In this blog post, I finish out a series on why you should give printed marketing materials a second look. If you’ve been focused largely on social media and digital advertising, now’s the time to consider adding printed materials to the mix. If you’re on the fence, check out this blog post for three reasons to consider print marketing. And if you’re concerned about the cost, read this post for tips on how to be smart and cost-effective with your printed marketing plan.
Now, for some real-life examples. Here are some printed materials I’ve created for clients.
Southeastern Wildlife Exposition
Thousands of people attend this event each February in Charleston. Many are repeat attendees – both locals and visitors – so a mailer is a great way to let people know what to expect in the coming year’s festival and how to get their tickets. This one is a self-mailer so it’s sealed on the bottom and eliminates the need (and cost) of a separate envelope. Plus, when it lands in mailboxes, people immediately see a beautiful image and the SEWE branding so they are more likely to open the piece. We also chose to do a vertical format to make it stand out more than a traditional tri-fold brochure.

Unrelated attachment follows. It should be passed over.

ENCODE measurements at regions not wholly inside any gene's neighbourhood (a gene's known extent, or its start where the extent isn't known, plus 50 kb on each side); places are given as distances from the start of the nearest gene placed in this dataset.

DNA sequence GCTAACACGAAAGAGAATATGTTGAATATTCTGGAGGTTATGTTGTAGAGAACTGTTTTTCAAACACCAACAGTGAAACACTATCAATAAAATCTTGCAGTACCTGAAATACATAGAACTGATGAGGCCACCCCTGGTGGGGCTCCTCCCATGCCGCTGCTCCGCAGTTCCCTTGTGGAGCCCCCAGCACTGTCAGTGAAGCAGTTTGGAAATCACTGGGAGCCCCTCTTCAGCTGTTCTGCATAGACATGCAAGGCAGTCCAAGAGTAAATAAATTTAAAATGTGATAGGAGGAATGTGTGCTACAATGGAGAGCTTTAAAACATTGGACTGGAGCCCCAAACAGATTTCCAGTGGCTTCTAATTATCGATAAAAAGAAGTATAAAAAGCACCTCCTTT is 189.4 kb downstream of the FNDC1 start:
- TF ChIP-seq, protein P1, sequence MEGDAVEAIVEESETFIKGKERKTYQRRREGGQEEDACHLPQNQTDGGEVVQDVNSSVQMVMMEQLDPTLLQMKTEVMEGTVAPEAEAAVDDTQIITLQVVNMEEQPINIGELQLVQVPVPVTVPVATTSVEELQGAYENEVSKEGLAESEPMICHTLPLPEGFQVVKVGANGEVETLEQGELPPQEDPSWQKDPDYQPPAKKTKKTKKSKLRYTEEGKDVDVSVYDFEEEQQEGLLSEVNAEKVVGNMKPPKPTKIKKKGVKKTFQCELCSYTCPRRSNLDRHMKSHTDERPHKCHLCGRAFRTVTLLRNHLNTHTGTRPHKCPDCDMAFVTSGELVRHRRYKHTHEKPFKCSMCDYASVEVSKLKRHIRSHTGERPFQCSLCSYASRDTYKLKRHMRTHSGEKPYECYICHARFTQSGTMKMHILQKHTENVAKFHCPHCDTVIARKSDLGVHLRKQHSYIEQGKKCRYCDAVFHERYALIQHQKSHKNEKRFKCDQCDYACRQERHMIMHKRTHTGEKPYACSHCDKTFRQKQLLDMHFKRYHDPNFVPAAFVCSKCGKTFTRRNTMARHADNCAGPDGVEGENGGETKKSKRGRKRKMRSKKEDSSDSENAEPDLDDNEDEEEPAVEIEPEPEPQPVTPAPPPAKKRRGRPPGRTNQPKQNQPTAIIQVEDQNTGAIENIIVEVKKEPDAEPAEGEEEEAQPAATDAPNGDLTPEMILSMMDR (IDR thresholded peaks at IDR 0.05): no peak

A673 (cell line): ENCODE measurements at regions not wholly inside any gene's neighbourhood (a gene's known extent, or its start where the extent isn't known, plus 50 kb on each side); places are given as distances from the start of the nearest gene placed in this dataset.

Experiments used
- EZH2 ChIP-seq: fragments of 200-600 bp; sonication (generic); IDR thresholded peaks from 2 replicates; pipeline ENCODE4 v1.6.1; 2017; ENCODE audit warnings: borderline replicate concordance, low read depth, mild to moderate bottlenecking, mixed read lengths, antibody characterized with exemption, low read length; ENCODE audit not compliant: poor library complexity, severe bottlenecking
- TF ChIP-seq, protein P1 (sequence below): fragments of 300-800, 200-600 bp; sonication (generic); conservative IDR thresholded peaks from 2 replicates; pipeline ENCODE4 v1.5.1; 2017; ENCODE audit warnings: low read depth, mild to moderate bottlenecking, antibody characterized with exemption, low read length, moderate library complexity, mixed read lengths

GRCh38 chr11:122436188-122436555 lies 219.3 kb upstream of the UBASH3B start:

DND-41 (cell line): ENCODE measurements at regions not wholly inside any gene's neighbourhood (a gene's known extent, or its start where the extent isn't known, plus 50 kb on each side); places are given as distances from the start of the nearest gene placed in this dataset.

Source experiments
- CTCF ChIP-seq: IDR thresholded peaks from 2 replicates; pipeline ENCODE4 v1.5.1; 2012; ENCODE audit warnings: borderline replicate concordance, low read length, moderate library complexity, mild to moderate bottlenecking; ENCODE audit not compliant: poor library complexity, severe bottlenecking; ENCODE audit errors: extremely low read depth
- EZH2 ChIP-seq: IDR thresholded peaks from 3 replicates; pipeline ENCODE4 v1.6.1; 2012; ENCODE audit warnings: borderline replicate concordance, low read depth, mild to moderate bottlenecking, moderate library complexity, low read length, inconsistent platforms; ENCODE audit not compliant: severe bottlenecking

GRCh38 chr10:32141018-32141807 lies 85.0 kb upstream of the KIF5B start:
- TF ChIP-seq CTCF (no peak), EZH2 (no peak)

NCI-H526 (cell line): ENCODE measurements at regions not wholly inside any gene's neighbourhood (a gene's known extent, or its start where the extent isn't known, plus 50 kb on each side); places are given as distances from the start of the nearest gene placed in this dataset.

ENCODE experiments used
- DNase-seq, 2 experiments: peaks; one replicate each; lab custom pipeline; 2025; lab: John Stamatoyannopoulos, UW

This sales brochure positions Alhambra Hall in Mount Pleasant as an ideal wedding venue. This printed brochure includes all the information a bride or wedding planner would need: a site map illustration, a map of the facility and surrounding property, pricing details and plenty of photos to showcase the venue. The design mimics a wedding invitation with its pearlescent paper that gives the piece a metallic sheen. And the cover has a registered emboss that makes it stand out and is similar to what you might find on a wedding invitation or ceremony program. The size of the piece is 4.625 x 11 inches – tall and skinny – giving this printed piece an uncommon size and makes it stand out.
Lowcountry Food Bank
Most nonprofit organizations produce an annual report as a way to showcase their good work, detail how they spent their donations and to recognize large sponsors and donors. Oftentimes, an annual report can run multiple pages, thus, driving up the printing costs. To make this Lowcountry Food Bank annual report both budget-friendly and readable, we opted for an oversized tri-fold brochure (10.5 inches x 5.5 inches). Keeping the piece shorter means you pick out the most critical items for print and then you can supplement with more details on your website if needed. Annual reports typically have stats and numbers so it’s important to present those in an impactful way. For this report, I presented the numbers in a pie chart shaped like an apple (apple pie chart?) matching the image of the apples on the cover.
Like I said, printed marketing collateral can be a great tool in your marketing toolkit. You might be surprised at the reaction you get from potential customers who appreciate the time and effort you put into giving them a tangible takeaway.
Have a great week,